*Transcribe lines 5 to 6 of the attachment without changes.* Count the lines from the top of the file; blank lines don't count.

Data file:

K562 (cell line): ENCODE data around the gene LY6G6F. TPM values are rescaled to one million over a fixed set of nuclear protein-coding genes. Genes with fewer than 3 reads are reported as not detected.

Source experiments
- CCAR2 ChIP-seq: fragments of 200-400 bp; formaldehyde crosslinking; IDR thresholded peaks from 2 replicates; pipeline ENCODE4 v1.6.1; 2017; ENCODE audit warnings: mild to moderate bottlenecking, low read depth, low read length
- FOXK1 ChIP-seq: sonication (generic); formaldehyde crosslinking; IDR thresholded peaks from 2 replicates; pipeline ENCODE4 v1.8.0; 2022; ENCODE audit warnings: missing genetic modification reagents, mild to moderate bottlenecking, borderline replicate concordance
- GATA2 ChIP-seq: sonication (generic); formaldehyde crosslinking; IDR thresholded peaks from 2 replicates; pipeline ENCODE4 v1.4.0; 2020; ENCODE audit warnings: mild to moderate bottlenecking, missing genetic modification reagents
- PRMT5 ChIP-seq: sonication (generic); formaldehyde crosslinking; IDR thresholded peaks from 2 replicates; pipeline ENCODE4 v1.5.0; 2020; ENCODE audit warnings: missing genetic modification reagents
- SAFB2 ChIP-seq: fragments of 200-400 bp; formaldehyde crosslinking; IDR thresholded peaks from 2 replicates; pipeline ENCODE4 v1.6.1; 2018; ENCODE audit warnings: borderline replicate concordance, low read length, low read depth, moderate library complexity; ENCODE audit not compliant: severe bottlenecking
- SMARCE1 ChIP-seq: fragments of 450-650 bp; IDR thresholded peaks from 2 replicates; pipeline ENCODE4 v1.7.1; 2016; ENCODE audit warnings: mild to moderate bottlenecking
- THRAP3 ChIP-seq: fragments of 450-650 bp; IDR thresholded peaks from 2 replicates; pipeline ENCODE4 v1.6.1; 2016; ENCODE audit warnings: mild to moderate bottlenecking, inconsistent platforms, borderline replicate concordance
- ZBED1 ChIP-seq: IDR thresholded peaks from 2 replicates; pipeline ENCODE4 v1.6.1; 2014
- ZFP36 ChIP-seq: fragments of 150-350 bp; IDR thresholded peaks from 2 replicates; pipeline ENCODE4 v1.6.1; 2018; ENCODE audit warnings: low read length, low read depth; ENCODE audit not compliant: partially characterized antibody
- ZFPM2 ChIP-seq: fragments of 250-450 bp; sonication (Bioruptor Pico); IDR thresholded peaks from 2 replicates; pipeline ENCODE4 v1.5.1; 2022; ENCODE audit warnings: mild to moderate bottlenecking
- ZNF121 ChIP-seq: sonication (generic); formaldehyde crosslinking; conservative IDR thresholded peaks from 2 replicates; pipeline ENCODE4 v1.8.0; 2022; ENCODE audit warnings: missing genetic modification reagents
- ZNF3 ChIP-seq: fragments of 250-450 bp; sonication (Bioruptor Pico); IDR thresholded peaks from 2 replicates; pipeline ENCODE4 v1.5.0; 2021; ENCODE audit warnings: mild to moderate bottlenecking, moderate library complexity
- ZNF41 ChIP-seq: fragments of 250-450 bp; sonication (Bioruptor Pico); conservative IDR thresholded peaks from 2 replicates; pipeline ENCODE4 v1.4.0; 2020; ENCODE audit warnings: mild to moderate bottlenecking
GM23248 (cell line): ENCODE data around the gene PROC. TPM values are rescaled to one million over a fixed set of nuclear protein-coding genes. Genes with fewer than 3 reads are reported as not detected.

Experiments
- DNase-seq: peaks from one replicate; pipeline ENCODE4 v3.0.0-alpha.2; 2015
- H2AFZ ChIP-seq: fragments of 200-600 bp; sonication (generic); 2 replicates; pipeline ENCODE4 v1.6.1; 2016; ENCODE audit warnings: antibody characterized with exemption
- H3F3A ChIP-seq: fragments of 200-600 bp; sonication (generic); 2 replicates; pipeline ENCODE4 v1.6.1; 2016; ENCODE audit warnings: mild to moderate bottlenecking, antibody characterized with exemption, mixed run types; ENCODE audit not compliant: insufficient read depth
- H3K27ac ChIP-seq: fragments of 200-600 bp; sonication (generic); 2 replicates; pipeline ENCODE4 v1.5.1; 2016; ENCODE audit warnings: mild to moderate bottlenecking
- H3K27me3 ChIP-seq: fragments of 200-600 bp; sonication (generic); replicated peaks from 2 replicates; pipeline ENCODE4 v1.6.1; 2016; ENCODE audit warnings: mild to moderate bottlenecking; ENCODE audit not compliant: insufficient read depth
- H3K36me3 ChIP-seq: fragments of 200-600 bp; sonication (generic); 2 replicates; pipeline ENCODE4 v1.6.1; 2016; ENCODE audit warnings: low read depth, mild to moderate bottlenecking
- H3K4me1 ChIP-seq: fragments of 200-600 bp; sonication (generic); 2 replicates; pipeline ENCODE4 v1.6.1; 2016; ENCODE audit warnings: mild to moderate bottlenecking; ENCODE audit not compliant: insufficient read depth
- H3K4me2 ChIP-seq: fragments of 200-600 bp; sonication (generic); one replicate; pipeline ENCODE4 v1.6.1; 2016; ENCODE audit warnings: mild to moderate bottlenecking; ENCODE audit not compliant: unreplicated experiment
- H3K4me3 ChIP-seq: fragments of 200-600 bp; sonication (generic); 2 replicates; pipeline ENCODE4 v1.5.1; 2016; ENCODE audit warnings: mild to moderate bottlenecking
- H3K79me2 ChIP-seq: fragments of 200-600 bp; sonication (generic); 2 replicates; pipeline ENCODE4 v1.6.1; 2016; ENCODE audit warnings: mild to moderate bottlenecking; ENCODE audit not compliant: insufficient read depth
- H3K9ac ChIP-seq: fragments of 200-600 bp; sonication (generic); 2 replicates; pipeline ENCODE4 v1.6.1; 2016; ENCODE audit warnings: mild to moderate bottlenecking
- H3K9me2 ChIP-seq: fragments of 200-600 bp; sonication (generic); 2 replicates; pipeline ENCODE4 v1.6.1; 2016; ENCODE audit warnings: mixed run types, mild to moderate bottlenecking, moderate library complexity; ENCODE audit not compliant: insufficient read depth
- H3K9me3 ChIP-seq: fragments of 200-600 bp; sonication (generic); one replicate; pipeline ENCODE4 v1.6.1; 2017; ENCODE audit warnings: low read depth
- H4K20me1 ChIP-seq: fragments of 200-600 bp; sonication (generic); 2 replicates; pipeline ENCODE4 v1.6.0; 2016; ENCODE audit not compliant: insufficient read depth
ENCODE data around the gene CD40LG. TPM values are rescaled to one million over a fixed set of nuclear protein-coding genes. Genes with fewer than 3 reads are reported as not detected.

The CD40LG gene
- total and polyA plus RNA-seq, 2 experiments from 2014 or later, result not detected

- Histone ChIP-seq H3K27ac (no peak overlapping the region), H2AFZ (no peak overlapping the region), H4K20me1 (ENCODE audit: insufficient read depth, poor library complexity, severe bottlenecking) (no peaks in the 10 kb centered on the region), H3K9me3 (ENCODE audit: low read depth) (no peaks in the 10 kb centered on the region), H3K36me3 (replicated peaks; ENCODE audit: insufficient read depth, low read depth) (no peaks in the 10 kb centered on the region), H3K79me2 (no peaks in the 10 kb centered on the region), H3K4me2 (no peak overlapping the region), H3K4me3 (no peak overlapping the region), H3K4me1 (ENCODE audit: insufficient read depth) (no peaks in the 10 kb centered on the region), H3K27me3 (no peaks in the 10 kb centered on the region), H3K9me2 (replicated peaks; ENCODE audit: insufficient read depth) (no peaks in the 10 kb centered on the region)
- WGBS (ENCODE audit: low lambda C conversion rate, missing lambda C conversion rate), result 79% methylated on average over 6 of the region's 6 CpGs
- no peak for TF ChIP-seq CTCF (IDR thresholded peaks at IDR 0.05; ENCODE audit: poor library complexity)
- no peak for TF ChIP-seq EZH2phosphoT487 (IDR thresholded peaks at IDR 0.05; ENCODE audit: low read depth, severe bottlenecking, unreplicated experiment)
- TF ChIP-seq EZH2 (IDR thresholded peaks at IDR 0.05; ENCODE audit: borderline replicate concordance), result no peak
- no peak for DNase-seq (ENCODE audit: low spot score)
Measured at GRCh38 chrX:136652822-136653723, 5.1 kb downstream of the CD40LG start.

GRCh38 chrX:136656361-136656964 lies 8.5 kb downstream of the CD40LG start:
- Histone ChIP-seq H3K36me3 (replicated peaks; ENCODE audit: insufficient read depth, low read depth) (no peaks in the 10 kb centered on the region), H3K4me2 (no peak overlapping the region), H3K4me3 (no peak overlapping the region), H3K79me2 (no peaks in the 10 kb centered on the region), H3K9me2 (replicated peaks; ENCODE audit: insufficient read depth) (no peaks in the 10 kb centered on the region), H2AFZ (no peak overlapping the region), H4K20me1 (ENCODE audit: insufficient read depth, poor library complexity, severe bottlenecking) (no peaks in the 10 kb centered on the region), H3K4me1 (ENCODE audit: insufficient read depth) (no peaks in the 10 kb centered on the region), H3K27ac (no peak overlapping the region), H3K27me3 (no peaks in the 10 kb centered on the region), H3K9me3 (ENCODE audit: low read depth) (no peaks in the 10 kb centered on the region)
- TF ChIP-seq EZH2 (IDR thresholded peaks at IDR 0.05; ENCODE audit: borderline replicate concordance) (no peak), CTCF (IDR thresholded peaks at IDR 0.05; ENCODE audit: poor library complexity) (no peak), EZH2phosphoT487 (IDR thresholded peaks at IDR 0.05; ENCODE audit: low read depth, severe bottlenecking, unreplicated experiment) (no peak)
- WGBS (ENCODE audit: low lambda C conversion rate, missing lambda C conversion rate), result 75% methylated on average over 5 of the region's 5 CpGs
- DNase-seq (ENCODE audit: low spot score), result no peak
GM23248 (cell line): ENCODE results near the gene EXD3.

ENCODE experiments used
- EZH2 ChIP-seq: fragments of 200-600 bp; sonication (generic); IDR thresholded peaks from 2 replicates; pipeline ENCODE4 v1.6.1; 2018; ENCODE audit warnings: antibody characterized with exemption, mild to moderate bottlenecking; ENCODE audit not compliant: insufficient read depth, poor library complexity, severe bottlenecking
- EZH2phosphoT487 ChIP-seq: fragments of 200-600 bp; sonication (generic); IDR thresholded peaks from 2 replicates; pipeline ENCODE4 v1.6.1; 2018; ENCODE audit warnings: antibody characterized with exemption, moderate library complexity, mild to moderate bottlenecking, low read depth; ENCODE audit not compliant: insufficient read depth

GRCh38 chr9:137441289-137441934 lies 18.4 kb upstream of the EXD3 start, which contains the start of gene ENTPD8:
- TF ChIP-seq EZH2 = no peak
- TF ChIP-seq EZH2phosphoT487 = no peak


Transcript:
- GATA2 ChIP-seq: sonication (generic); formaldehyde crosslinking; IDR thresholded peaks from 2 replicates; pipeline ENCODE4 v1.4.0; 2020; ENCODE audit warnings: mild to moderate bottlenecking, missing genetic modification reagents
- PRMT5 ChIP-seq: sonication (generic); formaldehyde crosslinking; IDR thresholded peaks from 2 replicates; pipeline ENCODE4 v1.5.0; 2020; ENCODE audit warnings: missing genetic modification reagents